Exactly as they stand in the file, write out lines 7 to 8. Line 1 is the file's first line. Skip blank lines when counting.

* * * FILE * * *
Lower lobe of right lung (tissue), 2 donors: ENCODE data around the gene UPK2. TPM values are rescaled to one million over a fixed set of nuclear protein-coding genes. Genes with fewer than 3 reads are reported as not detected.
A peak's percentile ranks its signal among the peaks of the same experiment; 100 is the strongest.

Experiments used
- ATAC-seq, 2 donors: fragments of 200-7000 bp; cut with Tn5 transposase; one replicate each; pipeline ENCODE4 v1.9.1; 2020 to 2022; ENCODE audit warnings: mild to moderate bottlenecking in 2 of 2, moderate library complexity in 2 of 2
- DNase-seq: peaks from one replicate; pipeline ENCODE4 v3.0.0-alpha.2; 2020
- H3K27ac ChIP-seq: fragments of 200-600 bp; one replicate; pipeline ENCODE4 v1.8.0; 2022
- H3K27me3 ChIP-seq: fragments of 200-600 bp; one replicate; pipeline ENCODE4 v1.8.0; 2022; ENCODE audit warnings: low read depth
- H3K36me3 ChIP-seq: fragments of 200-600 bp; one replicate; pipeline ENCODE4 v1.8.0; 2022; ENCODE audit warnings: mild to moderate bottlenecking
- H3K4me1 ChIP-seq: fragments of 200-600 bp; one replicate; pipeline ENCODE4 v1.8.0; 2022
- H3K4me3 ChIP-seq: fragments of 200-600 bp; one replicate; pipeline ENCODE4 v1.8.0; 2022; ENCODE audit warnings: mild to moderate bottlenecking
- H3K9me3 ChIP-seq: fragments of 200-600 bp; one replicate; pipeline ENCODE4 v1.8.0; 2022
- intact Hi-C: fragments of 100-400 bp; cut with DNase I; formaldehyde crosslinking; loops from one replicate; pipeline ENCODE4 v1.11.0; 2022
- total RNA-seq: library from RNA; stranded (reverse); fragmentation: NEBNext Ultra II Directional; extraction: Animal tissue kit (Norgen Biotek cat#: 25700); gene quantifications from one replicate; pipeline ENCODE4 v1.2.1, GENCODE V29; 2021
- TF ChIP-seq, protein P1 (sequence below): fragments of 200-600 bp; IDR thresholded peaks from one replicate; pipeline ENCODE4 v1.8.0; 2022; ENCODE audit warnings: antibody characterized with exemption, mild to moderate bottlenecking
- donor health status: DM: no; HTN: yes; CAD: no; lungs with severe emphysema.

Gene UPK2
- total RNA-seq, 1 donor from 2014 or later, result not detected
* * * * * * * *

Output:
- H3K27me3 ChIP-seq: fragments of 200-600 bp; one replicate; pipeline ENCODE4 v1.8.0; 2022; ENCODE audit warnings: low read depth
- H3K36me3 ChIP-seq: fragments of 200-600 bp; one replicate; pipeline ENCODE4 v1.8.0; 2022; ENCODE audit warnings: mild to moderate bottlenecking